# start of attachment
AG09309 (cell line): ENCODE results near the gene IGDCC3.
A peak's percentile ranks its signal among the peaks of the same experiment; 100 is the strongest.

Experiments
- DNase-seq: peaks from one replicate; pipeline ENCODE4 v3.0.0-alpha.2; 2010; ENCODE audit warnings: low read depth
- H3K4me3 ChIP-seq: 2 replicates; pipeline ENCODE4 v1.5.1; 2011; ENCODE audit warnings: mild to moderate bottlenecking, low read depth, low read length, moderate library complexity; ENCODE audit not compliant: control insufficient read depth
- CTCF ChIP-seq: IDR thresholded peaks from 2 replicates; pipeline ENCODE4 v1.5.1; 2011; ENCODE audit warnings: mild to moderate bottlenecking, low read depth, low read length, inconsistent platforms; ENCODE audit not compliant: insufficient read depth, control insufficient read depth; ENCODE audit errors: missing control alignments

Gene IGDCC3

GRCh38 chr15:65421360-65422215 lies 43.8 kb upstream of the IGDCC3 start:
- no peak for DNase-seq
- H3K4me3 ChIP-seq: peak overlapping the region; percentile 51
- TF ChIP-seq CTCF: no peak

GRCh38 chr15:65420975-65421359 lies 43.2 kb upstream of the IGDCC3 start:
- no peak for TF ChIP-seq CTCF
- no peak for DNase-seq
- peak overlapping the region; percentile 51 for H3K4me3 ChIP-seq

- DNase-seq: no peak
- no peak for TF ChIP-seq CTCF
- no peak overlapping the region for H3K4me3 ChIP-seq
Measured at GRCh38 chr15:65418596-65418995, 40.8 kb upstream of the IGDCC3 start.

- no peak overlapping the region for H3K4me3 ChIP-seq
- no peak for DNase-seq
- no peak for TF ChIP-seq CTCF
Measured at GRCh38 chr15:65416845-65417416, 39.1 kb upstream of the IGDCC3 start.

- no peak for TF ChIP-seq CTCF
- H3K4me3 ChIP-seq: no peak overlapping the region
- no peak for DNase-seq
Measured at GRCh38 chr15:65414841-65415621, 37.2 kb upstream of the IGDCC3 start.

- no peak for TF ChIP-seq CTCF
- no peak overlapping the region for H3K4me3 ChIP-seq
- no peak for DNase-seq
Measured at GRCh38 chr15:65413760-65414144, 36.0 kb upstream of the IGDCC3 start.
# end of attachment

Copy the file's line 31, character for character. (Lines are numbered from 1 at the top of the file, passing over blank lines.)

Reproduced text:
Measured at GRCh38 chr15:65413760-65414144, 36.0 kb upstream of the IGDCC3 start.